DBS Plans to Buy Citi’s Taiwan Assets: Should Shareholders Be Happy?
February 10, 2022
It’s been an eventful year so far in 2022 for Singapore investors. If you’re invested in US stocks, you would have seen massive declines so far in 2022 (mitigated somewhat by recent gains).
As my colleague Billy noted, it could have spurred you to ask yourself if it’s worth buying the dip in US stocks.
Meanwhile, closer to home, Singapore’s stocks have actually done pretty well for investors so far in 2022.
And if we’re thinking that Singapore companies are just sitting still, then the doubters have been proved wrong given the recent acquisitive nature of some of the country’s banks.
That acquisition bug has now been caught by the country’s largest bank; DBS Group Holdings Ltd (SGX: D05).
Two weeks ago, DBS announced it would acquire Citigroup Inc’s (NYSE: C) Taiwan consumer banking business for the operation’s net assets plus a premium of S$956 million in cash.
So, does it work out to be a deal that DBS shareholders should be happy about?
Buying a wonderful business at a fair price
For DBS, words from the legendary “Sage of Omaha” ring true. Warren Buffett once opined that:
“It’s far better to buy a wonderful company at a fair price than a fair company at a wonderful price”.
That’s exactly what DBS are doing with its acquisition of Citi’s retail business in Taiwan. The price tag DBS is proposing to pay could be considered “fair” at a 1.8x price-to-book (PB) ratio and a price-to-earnings (PE) ratio of 9x.
That PE ratio is based off Citi’s Taiwan franchise having generated an average annual (pre-Covid) net profit of S$250 million.
What’s more, this highly-profitable business was generating upwards of 20% Return on Equity (ROE) before Covid-19 hit.
Even after that, in FY 2020, the business still notched up very respectable ROE of 14%.
Accelerating growth in Taiwan
For DBS, this purchase will also provide a huge boost to its expansion plans in Taiwan – a very affluent market on both the retail and institutional banking fronts.
According to the estimates from DBS itself, the purchase will accelerate DBS Taiwan’s growth by over 10 years as it absorbs synergies and benefits from economies of scale.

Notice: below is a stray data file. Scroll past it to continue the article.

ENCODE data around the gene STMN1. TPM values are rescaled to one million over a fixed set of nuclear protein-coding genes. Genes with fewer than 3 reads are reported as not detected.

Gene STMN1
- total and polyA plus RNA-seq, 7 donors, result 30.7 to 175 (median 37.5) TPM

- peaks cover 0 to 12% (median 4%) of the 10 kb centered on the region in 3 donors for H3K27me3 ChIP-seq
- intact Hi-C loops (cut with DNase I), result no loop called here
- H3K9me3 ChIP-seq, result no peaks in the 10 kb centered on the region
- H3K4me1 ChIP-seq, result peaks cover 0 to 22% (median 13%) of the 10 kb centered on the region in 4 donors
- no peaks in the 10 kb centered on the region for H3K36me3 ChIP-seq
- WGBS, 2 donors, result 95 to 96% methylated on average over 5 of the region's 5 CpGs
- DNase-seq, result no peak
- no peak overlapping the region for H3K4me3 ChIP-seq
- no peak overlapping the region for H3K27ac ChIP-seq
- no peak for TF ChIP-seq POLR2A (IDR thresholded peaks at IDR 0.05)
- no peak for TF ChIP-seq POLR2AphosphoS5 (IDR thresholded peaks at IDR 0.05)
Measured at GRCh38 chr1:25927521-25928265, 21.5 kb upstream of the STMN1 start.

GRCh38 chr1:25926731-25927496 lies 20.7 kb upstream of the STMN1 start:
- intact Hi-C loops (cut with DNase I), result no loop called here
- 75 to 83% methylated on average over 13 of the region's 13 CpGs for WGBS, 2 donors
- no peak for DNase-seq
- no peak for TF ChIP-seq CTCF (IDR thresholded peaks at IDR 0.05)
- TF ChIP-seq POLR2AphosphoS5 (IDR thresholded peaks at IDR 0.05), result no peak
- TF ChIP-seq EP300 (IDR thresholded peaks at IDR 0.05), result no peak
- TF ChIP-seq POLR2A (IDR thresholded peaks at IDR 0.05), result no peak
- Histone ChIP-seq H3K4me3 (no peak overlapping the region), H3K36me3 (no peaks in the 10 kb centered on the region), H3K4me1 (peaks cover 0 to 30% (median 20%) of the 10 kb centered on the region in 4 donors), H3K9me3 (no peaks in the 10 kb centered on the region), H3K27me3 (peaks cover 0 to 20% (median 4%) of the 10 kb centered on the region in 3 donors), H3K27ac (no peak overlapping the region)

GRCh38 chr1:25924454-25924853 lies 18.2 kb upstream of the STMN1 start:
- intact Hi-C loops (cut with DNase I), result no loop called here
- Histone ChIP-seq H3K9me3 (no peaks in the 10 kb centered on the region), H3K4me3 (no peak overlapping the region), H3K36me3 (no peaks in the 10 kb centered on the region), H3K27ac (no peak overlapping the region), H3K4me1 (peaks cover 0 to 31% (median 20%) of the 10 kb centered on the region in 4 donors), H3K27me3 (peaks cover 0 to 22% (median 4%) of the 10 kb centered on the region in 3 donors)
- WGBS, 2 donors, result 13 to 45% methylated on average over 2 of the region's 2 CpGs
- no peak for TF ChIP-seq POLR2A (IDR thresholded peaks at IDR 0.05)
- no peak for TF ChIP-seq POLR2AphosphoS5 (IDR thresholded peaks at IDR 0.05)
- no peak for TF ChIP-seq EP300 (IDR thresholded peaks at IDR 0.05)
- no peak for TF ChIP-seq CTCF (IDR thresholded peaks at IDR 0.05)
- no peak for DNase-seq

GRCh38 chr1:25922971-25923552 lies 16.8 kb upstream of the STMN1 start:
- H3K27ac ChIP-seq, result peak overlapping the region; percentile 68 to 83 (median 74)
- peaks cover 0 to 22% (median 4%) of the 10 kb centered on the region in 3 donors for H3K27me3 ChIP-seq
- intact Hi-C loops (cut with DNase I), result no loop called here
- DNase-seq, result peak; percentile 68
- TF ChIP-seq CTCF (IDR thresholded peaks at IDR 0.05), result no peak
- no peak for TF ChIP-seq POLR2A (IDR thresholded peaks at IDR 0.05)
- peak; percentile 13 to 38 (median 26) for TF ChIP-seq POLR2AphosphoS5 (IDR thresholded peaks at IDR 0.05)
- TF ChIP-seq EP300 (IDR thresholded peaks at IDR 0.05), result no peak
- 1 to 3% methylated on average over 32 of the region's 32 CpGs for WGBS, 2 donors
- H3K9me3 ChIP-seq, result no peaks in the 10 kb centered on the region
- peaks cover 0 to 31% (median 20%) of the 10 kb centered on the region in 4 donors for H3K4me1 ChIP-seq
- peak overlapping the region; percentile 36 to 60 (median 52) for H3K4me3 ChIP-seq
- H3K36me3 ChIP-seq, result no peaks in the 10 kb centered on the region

DBS Taiwan will also become the largest foreign bank by net assets and will expand – significantly – its assets under management (AUM), loan book and funding capabilities (see below).
Source: DBS investor presentation, 28 January 2022
The ability to cross-sell, as well as up-sell, across product categories was one key driver of United Overseas Bank Ltd’s (SGX: U11) own deal to acquire Citi’s Southeast Asian assets.
Similarly, DBS will have a much higher credit card count as well as seeing its high net worth (HNW) individual count increase by nearly four-fold.
That will no doubt be a boon to DBS’s own strong wealth management franchise at the group level.
Finally, DBS management expects the acquisition to be accretive to both earnings per share (EPS) and ROE upon completion.
Dividend policy still intact
Of course, for investors in any of Singapore’s banks, the safety of dividends comes into play when buying their stocks.
Thankfully, for shareholders, the proposed acquisition will have no impact on DBS and its ability to fund its dividend payout (given the purchase will be funded by excess capital).
The deal is expected to close in the middle of 2023. Overall, I believe DBS shareholders will be pleased with this acquisition given the growth profile of Citi’s Taiwan business as well as the quality of its retail franchise.
Disclaimer: ProsperUs Head of Content & Investment Lead Tim Phillips owns shares of DBS Group Holdings Ltd.
Tim, based in Singapore but from Hong Kong, caught the investing bug as a teenager and is a passionate advocate of responsible long-term investing as a great way to build wealth.
He has worked in various content roles at Schroders and the Motley Fool, with a focus on Asian stocks, but believes in buying great businesses – wherever they may be. He is also a certified SGX Academy Trainer.
In his spare time, Tim enjoys running after his two young sons, playing football and practicing yoga.